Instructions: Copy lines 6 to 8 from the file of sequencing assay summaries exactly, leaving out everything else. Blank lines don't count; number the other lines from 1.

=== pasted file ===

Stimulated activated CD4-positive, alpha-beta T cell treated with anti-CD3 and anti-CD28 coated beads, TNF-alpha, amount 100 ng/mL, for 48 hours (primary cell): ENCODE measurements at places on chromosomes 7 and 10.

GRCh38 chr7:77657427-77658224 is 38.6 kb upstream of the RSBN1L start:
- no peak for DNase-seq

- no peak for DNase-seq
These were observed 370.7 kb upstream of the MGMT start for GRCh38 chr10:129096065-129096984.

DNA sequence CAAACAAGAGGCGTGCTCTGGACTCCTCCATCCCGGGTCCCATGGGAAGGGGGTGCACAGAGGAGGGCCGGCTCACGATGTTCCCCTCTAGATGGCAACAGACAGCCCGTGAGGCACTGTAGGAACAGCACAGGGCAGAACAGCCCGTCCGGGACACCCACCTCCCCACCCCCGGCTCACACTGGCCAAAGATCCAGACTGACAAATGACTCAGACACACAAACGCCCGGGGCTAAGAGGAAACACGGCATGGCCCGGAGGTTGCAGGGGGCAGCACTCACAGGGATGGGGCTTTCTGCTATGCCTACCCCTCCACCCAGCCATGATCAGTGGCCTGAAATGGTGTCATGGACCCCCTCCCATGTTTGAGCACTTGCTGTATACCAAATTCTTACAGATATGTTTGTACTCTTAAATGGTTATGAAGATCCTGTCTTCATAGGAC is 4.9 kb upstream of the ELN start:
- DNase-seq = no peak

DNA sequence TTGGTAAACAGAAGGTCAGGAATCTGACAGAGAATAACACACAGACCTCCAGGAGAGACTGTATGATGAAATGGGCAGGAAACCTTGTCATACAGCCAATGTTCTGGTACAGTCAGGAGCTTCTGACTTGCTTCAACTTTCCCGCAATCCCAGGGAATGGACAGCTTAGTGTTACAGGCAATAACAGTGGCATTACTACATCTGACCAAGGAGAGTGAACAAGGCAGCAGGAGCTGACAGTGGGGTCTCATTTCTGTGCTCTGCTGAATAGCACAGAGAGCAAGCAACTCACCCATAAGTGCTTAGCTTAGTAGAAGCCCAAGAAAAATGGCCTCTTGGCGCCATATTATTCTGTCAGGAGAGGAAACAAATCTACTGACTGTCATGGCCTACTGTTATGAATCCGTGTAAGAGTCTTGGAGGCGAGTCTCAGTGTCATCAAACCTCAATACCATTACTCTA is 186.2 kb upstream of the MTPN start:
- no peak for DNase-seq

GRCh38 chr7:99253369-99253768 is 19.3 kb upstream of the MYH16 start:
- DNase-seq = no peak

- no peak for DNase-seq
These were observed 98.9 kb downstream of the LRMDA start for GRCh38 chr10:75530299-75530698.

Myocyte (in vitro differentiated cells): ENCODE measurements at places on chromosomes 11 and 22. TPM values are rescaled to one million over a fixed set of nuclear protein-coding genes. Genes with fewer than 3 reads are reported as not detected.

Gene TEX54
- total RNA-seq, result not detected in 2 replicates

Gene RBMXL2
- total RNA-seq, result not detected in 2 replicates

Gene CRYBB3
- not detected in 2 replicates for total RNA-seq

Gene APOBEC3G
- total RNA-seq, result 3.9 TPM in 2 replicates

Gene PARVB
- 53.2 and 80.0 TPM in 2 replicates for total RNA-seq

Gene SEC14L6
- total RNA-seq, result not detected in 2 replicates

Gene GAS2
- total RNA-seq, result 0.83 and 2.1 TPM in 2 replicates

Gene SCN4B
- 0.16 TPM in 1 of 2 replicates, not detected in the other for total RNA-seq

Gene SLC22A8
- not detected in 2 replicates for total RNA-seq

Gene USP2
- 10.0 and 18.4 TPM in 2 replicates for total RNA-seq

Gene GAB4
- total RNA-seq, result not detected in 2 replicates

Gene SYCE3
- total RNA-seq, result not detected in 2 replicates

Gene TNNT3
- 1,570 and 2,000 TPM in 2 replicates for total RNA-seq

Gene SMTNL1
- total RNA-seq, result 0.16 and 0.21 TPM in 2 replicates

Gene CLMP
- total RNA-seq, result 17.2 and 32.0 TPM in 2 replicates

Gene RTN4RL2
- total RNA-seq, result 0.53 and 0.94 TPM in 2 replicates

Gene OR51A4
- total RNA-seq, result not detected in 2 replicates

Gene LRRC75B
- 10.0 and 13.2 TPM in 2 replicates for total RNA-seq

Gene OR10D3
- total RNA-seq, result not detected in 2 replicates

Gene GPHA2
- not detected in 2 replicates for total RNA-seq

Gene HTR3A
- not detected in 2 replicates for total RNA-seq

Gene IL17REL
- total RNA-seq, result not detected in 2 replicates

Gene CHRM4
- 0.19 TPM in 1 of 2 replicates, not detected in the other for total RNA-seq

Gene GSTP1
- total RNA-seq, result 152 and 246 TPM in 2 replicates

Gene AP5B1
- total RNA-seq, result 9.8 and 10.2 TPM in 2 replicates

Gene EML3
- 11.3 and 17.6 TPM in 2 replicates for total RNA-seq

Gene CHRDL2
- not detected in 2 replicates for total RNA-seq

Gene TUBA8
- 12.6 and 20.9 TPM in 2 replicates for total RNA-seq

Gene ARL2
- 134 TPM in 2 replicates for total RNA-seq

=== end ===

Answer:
DNA sequence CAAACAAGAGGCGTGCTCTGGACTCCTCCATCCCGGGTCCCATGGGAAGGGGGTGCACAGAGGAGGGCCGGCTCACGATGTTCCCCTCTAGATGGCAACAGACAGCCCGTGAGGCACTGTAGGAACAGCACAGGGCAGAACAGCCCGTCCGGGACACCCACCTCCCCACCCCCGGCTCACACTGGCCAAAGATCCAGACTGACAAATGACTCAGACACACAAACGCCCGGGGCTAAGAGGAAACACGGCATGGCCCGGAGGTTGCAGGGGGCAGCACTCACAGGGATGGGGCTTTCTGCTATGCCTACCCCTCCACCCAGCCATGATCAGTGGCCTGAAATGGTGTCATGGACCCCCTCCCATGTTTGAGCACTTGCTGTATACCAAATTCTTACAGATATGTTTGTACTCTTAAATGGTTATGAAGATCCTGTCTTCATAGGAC is 4.9 kb upstream of the ELN start:
- DNase-seq = no peak

DNA sequence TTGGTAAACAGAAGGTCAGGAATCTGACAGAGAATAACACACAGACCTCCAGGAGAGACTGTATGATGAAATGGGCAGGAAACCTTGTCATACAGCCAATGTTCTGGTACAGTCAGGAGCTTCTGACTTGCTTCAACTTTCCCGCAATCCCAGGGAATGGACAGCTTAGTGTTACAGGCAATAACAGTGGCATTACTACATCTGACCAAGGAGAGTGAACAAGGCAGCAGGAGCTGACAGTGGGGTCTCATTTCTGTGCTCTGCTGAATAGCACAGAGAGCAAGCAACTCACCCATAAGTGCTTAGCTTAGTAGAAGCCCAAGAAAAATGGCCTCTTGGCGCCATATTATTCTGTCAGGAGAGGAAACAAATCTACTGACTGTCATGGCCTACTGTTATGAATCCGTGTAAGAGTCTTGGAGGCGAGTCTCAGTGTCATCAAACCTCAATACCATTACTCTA is 186.2 kb upstream of the MTPN start: